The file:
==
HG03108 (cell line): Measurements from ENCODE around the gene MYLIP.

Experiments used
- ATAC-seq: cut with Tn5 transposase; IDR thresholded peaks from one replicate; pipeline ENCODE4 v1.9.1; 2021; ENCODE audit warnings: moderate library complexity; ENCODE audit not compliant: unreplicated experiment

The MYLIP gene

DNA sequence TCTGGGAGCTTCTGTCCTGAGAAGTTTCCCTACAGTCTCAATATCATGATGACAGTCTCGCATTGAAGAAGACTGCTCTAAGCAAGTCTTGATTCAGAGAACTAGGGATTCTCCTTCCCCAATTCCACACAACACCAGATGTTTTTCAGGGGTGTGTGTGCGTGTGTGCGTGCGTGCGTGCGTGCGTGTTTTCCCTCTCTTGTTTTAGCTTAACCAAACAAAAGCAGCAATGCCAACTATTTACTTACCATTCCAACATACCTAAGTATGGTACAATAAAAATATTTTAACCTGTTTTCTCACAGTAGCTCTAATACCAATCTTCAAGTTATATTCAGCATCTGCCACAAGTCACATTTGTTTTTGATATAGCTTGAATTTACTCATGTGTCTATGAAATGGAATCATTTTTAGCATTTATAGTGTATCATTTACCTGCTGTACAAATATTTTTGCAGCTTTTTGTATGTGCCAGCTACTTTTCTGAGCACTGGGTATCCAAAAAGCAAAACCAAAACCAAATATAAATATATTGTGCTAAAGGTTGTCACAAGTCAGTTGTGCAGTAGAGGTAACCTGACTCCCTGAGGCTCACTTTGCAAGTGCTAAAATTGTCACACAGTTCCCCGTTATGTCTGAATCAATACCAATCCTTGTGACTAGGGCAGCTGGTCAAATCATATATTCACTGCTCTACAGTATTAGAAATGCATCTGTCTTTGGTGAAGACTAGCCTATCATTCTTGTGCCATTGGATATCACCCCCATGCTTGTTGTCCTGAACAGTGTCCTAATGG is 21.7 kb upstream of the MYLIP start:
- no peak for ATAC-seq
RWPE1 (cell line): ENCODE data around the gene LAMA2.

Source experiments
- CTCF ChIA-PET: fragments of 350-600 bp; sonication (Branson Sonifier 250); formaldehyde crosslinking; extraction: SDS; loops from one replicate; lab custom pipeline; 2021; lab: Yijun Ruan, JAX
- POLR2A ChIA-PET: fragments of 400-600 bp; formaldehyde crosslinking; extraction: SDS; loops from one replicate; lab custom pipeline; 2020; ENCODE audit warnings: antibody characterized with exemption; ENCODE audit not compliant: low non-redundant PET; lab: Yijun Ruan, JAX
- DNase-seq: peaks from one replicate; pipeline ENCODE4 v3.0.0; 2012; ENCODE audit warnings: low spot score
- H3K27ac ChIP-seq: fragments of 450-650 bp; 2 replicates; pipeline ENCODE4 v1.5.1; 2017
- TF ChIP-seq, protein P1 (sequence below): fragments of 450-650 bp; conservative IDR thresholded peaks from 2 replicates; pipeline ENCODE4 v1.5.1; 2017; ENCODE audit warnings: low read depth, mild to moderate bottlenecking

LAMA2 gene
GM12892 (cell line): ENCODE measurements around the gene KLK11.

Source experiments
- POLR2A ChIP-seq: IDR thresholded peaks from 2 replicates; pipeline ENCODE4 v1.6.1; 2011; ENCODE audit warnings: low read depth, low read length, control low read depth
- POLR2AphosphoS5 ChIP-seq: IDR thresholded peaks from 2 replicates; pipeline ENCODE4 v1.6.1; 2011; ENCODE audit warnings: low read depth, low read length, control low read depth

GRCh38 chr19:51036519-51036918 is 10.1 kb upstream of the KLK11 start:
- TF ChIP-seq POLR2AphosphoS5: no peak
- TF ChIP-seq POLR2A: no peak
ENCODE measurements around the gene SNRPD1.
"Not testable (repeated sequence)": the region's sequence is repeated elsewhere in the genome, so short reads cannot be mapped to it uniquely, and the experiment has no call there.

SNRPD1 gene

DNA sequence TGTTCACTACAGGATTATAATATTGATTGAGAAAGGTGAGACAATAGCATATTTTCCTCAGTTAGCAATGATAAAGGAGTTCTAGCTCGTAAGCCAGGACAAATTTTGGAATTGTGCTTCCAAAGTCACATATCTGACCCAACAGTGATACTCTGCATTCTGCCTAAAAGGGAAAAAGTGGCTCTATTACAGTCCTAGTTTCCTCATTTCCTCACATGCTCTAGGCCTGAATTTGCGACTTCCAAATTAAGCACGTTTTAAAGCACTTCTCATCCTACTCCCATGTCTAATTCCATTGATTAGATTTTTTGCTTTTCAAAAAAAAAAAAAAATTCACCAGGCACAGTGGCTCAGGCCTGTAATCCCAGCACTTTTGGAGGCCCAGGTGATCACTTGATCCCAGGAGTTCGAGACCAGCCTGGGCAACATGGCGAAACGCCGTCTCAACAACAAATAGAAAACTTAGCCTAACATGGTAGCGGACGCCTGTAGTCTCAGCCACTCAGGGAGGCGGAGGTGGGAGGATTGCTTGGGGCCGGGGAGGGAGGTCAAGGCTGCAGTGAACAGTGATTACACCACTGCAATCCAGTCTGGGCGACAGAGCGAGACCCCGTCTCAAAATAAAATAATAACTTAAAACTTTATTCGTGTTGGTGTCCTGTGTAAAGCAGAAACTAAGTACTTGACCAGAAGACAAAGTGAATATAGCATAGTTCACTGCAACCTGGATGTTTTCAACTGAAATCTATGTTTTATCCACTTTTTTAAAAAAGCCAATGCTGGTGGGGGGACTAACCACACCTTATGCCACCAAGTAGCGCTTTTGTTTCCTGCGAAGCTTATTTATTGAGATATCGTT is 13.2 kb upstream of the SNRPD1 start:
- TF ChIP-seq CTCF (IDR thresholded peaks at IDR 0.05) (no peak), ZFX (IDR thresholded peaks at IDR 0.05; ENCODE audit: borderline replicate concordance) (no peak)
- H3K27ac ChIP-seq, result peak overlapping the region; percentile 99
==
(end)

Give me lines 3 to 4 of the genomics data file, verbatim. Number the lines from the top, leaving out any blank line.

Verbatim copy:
- ATAC-seq: cut with Tn5 transposase; IDR thresholded peaks from one replicate; pipeline ENCODE4 v1.9.1; 2021; ENCODE audit warnings: moderate library complexity; ENCODE audit not compliant: unreplicated experiment

The MYLIP gene